Scientists have come a step closer to understanding the cause of childhood diabetes, a disease in which the body's immune system destroys its own insulin-producing cells. A paper in the September issue of Nature Medicine suggests that insulin itself, on the surface of the cells that produce it, triggers the destruction. The study may help devise strategies to prevent the disease.
Previous studies had shown that T cells, immune cells that normally fight infections, are responsible for attacking--and destroying--the so-called islet b cells, the insulin factories in the pancreas. The attack can rob patients of the ability to produce insulin for the rest of their lives. Many scientists are trying to pinpoint which protein in the b cells serves as the antigen that triggers the attack, hoping that it may be used somehow to "teach" the immune system that it's not a foe.
A great deal of research has implicated the CD4 or "helper" T cells, which cooperate with other immune cells to trigger antibody production and other immune responses, as contributing to diabetes development. But immunologists Susan Wong, Charles Janeway, and colleagues at Yale University were more interested in a different class of T cell, the so-called CD8 or killer T cells. In 1996, they had isolated an aggressive CD8 cell from mice with a disease very similar to human diabetes and showed that, when transplanted into other mice, it causes diabetes in less than a week. Because the cells came from young mice that weren't sick yet but developed diabetes later on, the researchers figured that the cells might play a role in the earliest phase of the disease, perhaps even initiating the immune attack on the islet cells.
In the current study, the team set out to find what the CD8 cells might recognize on the islet cells. First, they took rapidly multiplying tumor cells and genetically engineered them to mass-produce hundreds of pancreatic proteins. Next, they inserted a gene into their CD8 T cells that causes the cells to turn blue when they latch on to the particular antigen that activates them. This way, they were able to identify insulin as the antigen; they could even pinpoint a specific sequence of nine amino acids in the hormone that the T cells recognized.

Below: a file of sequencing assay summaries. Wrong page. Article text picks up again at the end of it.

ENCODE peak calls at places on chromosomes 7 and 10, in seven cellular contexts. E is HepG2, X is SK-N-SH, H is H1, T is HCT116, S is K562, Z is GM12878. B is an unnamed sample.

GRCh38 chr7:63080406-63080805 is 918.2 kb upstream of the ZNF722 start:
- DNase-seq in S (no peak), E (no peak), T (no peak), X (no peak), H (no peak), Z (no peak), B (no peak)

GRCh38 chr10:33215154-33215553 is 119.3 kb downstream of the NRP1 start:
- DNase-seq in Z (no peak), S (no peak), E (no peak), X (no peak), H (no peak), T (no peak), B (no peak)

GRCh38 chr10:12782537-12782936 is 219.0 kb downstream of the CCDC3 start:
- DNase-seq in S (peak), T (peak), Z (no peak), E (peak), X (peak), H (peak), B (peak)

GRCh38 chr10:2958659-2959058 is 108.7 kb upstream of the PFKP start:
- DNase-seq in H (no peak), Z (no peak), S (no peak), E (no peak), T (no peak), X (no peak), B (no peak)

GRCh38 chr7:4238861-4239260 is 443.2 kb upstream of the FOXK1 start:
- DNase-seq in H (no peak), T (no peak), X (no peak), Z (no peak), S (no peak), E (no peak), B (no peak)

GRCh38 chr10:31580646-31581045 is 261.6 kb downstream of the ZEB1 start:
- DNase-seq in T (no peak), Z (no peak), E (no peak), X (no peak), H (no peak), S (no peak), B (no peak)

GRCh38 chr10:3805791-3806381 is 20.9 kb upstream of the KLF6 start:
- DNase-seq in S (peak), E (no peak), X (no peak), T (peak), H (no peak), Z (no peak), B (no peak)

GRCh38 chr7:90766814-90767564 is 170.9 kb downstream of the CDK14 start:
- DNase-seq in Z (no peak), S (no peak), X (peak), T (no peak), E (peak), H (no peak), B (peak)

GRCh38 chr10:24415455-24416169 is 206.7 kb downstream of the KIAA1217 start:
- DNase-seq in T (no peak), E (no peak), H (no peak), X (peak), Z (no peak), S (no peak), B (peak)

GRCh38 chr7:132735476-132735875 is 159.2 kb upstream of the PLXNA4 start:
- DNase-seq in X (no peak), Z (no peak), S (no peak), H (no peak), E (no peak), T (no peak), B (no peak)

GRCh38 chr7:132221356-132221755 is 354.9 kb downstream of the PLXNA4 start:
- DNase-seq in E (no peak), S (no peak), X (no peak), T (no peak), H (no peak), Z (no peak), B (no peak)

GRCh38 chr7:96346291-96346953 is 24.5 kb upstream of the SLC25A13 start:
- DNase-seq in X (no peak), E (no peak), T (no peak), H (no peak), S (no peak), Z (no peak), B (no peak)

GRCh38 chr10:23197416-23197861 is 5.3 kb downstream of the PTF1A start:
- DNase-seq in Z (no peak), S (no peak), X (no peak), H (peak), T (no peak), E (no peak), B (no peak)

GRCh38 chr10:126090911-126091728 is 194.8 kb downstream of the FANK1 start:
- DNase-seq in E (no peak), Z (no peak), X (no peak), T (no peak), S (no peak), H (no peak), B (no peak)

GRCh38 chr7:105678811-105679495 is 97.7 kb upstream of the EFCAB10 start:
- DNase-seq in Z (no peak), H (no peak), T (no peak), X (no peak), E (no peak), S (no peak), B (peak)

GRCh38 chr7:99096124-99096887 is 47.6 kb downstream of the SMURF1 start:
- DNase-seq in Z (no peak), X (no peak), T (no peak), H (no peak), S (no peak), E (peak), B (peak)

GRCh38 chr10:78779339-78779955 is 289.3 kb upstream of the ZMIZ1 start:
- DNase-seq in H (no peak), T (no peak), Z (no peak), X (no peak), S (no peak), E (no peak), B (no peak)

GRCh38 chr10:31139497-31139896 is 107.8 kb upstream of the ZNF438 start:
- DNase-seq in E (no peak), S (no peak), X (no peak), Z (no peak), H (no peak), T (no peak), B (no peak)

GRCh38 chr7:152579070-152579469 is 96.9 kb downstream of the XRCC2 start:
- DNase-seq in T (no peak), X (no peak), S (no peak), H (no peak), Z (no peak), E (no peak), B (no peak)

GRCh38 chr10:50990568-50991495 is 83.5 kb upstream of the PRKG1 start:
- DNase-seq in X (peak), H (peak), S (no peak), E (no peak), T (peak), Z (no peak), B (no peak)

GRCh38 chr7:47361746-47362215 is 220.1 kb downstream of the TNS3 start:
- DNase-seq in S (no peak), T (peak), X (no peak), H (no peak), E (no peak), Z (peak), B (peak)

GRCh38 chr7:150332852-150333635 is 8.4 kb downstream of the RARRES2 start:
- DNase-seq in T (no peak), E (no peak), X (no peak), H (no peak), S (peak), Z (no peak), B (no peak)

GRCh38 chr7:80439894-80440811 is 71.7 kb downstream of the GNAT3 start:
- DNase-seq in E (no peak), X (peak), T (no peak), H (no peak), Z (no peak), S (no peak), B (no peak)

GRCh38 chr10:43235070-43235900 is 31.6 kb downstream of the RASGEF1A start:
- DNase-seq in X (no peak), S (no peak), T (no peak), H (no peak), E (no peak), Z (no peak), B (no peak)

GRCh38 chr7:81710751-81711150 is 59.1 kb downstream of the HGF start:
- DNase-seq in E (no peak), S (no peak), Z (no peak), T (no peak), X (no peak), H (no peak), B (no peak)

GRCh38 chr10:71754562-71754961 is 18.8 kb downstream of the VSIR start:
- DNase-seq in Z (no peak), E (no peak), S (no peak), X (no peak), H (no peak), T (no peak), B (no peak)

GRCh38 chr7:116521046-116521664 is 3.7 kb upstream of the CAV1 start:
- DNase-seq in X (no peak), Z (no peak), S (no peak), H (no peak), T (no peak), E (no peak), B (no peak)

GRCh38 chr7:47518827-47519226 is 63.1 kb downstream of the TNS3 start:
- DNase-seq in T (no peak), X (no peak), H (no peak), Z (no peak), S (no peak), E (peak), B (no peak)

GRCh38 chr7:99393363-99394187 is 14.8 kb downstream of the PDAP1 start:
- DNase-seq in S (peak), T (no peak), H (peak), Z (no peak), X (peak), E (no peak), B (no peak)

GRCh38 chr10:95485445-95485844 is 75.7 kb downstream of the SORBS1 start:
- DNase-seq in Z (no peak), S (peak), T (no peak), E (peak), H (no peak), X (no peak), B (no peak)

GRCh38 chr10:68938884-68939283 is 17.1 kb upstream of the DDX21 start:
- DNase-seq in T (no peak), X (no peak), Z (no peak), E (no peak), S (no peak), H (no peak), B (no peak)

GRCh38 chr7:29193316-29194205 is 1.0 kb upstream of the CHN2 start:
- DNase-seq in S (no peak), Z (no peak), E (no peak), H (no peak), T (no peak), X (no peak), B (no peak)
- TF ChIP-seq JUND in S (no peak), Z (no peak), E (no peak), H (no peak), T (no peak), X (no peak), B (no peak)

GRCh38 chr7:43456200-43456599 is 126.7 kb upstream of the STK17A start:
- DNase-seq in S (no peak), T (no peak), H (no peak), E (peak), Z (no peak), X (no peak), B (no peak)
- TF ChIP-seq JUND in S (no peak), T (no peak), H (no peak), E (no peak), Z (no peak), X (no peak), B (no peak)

Wong says it's the first time researchers have identified a trigger for CD8 cells in an autoimmune disease. "It's a beautiful study," agrees immunologist George Eisenbarth of the Barbara Davis Center for Childhood Diabetes at the University of Colorado in Denver. "This new insight into insulin's role is exciting."
In addition, Wong says, the finding that insulin is the likely culprit bolsters the rationale for an idea that is already being tested. For reasons not well understood, some disease-triggering antigens, when taken orally, can suppress the immune reactions that would otherwise be directed at them, and clinical trials are now under way to see if oral insulin can inhibit the development of diabetes in children at risk of the disease. The results suggest another possibility as well, Eisenbarth says. If insulin-reactive CD8 cells are at the root of the disease, researchers may be able to find ways to disarm them.